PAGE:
At the August joint board meeting of the Federal Reserve Bank of St. Louis, Kentucky was referred to as the “Greece of the United States.”
That painful description was brought to light by Kentucky Chamber of Commerce President David Adkisson when he spoke to the Owensboro Noon Rotary Club recently.
In his presentation, Adkisson, former mayor of Owensboro, brought a new urgency to pension reform by calling it the General Assembly’s No. 1 priority in its upcoming session.
Adkisson said it’s the state’s $30 billion-plus underfunded pension liability that has caused the concern with the Federal Reserve board.
Among the eight states — Kentucky, Missouri, Illinois, Arkansas, Mississippi, Tennessee, California, Indiana — cited in the Federal Reserve’s report, Kentucky’s 54 percent was the second lowest to Illinois’ 45 percent when it came to adequately funding public sector pensions.
For nearly 10 years, lawmakers in this state have refused to address the problem, which has resulted in this massive pension fund liability that will only become harder to overcome if allowed to continue at this alarming rate.
However, the state has established the Public Pensions Task Force, and its job is to come up with viable recommendations to reduce the shortfall.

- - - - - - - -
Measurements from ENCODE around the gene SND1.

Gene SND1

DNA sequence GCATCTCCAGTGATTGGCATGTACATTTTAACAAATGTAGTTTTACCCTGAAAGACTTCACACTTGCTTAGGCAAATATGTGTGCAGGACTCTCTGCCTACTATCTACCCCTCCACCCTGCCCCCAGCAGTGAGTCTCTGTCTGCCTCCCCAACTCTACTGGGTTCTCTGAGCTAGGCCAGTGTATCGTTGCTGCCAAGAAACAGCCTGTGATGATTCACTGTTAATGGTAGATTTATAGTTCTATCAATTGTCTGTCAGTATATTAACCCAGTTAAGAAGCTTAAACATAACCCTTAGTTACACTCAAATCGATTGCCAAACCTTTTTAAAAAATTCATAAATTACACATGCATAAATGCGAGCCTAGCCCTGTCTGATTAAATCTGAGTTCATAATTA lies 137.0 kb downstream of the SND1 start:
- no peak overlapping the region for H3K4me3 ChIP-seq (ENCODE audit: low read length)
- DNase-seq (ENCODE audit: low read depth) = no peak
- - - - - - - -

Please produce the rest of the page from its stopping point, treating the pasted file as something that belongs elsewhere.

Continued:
At stake here are the future retirement plans of the thousands of state government workers, teachers and local government employees.
An attempt was made in 2011 with House Bill 480 to create a system where new public hires would no longer receive defined retirement benefits. Instead, employees would contribute to a system similar to 401(k) programs in the private sector, and those contributions would be matched by state government.
According to Adkisson, the Kentucky Chamber of Commerce supports a defined contribution plan for new public employees.
But he acknowledged that pension reform is one of those “tough issues” that has to be hashed out before it falls into the lap of the General Assembly in January.
The Public Pensions Task Force has a Dec. 7 deadline to present its recommendations regarding pension reform.
“It’s not a Democrat-Republican issue. It’s simply the math,” Adkisson said.
The General Assembly should listen hard to Adkisson.
— Owensboro (Ky.) Messenger-Inquirer